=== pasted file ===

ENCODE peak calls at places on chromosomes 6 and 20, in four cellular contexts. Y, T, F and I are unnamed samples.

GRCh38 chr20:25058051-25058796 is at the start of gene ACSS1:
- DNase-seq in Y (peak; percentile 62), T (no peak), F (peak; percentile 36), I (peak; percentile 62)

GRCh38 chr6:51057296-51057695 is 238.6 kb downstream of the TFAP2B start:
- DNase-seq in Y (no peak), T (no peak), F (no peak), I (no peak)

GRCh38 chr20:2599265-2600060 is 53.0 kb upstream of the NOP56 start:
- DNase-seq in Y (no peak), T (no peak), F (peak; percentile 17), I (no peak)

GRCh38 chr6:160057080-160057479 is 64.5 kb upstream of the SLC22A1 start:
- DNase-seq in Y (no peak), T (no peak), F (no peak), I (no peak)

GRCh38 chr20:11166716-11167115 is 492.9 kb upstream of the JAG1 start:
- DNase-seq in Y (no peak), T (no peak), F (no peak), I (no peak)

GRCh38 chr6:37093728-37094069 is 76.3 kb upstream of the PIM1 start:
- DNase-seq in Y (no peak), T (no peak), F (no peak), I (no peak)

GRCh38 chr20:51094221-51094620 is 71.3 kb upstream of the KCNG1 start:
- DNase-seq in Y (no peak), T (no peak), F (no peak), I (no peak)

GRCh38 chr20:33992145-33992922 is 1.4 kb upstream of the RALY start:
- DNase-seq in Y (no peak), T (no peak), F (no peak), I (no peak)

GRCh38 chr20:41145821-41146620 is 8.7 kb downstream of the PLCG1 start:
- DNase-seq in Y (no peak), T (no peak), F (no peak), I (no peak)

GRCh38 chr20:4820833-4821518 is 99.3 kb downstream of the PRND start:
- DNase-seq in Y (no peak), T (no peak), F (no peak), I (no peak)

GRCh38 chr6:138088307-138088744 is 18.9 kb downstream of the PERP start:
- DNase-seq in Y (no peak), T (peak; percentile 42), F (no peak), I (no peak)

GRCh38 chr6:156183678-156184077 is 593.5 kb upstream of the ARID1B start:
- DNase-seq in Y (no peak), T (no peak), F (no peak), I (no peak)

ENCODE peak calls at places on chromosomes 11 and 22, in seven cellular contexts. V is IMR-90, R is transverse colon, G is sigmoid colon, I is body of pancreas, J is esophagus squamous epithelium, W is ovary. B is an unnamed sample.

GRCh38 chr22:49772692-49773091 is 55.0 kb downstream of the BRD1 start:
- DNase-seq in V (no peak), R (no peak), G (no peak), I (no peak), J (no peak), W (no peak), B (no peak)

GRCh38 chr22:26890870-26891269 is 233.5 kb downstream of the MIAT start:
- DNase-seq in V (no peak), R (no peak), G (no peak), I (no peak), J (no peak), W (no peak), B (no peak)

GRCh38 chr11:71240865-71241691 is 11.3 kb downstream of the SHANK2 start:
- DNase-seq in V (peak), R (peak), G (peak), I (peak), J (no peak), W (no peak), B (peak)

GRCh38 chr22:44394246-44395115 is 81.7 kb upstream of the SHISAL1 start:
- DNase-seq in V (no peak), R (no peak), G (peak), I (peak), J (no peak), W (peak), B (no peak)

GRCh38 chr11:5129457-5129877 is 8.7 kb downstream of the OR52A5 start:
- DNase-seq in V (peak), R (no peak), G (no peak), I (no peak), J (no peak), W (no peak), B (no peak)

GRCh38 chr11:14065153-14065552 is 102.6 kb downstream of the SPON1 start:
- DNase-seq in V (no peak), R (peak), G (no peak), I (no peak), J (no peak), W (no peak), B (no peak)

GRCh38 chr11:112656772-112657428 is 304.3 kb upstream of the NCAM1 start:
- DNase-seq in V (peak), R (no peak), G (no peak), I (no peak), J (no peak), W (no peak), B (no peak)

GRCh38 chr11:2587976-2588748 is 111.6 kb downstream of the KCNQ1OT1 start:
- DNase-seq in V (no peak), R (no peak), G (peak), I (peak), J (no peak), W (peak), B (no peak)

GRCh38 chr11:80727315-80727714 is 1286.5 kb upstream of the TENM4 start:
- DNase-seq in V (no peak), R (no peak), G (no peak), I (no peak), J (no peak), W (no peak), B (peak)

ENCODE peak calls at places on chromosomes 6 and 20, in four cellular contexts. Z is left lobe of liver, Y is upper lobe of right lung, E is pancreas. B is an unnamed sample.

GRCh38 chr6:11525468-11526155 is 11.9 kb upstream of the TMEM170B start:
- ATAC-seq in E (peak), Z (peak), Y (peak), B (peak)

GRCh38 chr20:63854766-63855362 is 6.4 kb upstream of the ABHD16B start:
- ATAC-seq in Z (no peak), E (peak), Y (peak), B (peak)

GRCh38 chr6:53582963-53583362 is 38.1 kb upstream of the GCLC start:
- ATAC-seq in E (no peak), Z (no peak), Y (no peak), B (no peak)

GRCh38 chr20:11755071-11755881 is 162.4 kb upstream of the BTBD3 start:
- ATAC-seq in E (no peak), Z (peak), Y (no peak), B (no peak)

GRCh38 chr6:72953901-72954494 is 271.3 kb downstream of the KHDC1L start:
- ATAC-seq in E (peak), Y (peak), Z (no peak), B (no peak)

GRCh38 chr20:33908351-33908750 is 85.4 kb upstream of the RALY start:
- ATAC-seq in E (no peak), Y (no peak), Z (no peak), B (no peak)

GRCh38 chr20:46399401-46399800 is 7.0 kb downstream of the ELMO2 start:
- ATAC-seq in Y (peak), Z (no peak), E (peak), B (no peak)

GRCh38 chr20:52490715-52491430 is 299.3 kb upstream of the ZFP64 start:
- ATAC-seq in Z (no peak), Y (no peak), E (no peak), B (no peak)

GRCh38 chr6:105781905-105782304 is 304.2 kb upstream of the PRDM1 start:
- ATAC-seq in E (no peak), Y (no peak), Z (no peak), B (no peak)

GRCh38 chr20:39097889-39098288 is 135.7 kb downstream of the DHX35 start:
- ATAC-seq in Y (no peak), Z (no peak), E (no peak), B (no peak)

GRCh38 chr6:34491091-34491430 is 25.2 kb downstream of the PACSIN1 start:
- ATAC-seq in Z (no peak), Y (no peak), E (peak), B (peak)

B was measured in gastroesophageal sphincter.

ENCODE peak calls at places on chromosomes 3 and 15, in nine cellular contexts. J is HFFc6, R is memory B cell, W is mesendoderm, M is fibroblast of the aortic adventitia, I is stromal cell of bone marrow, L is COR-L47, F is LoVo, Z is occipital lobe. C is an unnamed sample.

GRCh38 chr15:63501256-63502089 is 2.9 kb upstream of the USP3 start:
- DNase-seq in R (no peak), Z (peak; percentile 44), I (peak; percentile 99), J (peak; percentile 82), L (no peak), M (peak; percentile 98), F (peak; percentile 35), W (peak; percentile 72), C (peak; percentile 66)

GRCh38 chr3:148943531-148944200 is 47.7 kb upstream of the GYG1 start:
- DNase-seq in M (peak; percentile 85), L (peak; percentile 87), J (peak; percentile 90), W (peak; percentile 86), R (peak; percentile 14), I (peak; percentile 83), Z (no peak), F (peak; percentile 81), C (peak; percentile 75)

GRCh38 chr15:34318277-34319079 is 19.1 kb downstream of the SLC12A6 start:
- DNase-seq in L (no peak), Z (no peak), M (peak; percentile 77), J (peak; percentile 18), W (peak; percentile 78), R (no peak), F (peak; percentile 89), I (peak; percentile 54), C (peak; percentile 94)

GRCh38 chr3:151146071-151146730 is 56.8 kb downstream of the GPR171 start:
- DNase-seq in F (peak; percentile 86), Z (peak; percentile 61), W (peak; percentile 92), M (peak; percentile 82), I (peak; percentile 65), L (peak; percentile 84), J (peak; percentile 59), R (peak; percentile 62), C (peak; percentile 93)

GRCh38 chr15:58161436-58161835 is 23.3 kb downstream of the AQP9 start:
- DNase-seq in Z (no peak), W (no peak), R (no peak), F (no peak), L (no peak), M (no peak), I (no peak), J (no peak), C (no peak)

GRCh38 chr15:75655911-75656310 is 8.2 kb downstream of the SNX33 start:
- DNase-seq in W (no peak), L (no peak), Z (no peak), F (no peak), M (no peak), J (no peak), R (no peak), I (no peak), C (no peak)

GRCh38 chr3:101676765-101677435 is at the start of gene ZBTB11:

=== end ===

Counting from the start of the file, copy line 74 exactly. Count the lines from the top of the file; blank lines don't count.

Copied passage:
GRCh38 chr15:34318277-34319079 is 19.1 kb downstream of the SLC12A6 start: